I finished WRAP yesterday, I got to do it as part of the Eden Programme I’m doing with Suicide or Survive. I was extremely skeptical initially, primarily down to the name of the programme (WRAP stands for wellness recovery action planning) which I realise is a fairly epic example of judging a book by its cover. I’m wary of the word recovery as I feel it’s very loaded, and I just plain don’t like the word wellness. I told them as much on the first day four weeks ago, and as usual when I’m told something will be helpful, I was determined it wasn’t going to work for me.
I was wrong. The first day saw us exploring the the key concepts of WRAP (hope, personal responsibility, education, self advocacy, support) which was interesting in it’s own right, as again these are words that I feel carry a lot of weight when it comes to talking about mental health. Yesterday we started looking at developing our wellness toolbox (the very name sends shivers up my spine but I got over it), which is essentially a list of things I can do to keep myself well, and things I can do to make myself feel better when I start to take a dip. Titles aside, this was really worth doing, as it helped me realise just how many options I actually have for a bad day, including things that I wouldn’t typically think of.
We then moved on to action plans. First was the daily maintenance plan which includes details of how I look and behave when I’m well, alongside things that I need to do every day to try and stay well, and optional extras that can be used on a weekly/fortnightly/monthly basis basis to help keep me going. Next was identifying triggers and how to deal with them, signs that things are getting worse and steps that must be taken at that point, and finally, crisis planning – what a crisis looks like, what I need to get through it and what happens when the crisis has passed.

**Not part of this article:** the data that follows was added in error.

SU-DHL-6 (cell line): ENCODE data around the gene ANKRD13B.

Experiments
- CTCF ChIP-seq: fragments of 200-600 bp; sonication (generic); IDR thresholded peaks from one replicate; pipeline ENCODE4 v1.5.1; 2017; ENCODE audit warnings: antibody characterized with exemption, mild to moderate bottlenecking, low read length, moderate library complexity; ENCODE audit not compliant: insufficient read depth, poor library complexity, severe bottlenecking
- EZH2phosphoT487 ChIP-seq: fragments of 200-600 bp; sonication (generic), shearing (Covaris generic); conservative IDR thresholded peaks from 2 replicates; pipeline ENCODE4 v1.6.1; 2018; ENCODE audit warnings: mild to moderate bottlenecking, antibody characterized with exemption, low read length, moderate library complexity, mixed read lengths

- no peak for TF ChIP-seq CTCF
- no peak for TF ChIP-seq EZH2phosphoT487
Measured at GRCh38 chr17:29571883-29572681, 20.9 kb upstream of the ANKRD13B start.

I sat down this morning to work out my various plans, and it proved to be such a worthwhile exercise that I’ve given the whole lot a dedicated page. If it’s on the blog, I can access it whenever I need it, but I also think it might be helpful for you to see what WRAP looks like, particularly if you’re as skeptical as I tend to be about these things. It just makes sense. Even something as simple as listing my triggers was really useful, because this evening when I found myself getting agitated and overwhelmed by the sheer volume of noise in my house (extra kids, dogs, hubby working with a drill) I was able to recognise it and realise that I needed to take a step back.
What’s even more useful is that I can go through all of it with Hubby and my family. I wrote the plans while I was in a really good frame of mind (chances are they’d look different if I wrote them this evening as I’m now tired and escaping overwhelm) so I know that despite how it may feel at the time, every step that I have listed is for the best. I’ve no doubt that it will be challenging to put all of this into practice, but even having given it those few hours this morning the ideas are fixed more firmly in my mind. It was also really reassuring to realise that I do have quite a few strategies I can use when I’m not doing so well, and that I have a good awareness of what my triggers are. Although to be fair, if I couldn’t recognise them at this point………….!!
Anyway, despite all my misgivings, I’m really, really glad I had the opportunity to do WRAP, particularly as it ties in so well with everything I’m doing with Therapist 2.0. I can hand on heart say that I would recommend this programme to anyone, not just those struggling with mental health issues. We all have things that wind us up, we all have ways of coping that are less than helpful, and none of us know what life is going to throw at us. Surely having a plan in place is a smart move?